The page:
The ideas and suggestions for incorporating videotaping of one's classes for self reflection presented here are great. The simple idea of watching yourself perform, speak, and interact with your students and then reflect upon these provides an exceptional way for heightening your level of personal mastery. I would like to add the idea of monitoring your academic language output as well as the students academic language output as you orally interact. This will provide insight into whether one is using an excessive amount of social language and to how well students employ their academic language knowledge in their explanations. As we know, academic language is strongly tied to academic success. Thus, reflecting on this point will we be able to guide ourselves and the students into more productive oral discourse in our discussions.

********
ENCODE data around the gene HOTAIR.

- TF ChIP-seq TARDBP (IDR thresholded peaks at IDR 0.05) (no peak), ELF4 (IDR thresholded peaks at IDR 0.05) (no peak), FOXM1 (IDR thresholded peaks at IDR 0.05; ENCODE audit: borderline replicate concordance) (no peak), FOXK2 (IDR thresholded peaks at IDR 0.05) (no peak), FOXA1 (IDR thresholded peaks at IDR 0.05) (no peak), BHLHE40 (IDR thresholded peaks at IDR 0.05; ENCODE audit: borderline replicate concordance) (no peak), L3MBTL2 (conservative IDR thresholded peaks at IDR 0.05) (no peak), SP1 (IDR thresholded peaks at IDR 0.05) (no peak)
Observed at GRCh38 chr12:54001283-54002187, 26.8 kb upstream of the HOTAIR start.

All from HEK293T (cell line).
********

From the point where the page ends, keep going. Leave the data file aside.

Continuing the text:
(1)
Gaston_teach's picture

Zena,
I would be very curious to hear what you discover. Thanks for contributing to the discussion.

Nabashis Dev Misra's picture
Nabashis Dev Misra
“It would seem that you have no useful skill or talent whatsoever," he said. "Have you thought of going into teaching?” ― Terry Pratchett, Mort

great article !!

Amy Erin Borovoy (aka VideoAmy)'s picture

Fantastic post! This resource just came across my transom -- Teaching Channel wrote up a new toolkit from the Center for Education Policy Research (CEPR) at Harvard, meant to help teachers refine practice through video observations:

https://www.teachingchannel.org/blog/2015/10/15/harvard-video-observatio...

The Teaching Channel link is worth a click as TCH offers their own resources on how to record yourself teaching and analyze it, but if you'd like to go directly to the Harvard toolkit, here's the link:

http://cepr.harvard.edu/video-observation-toolkit

Teacher Video Selfie PDF module from Harvard is also useful: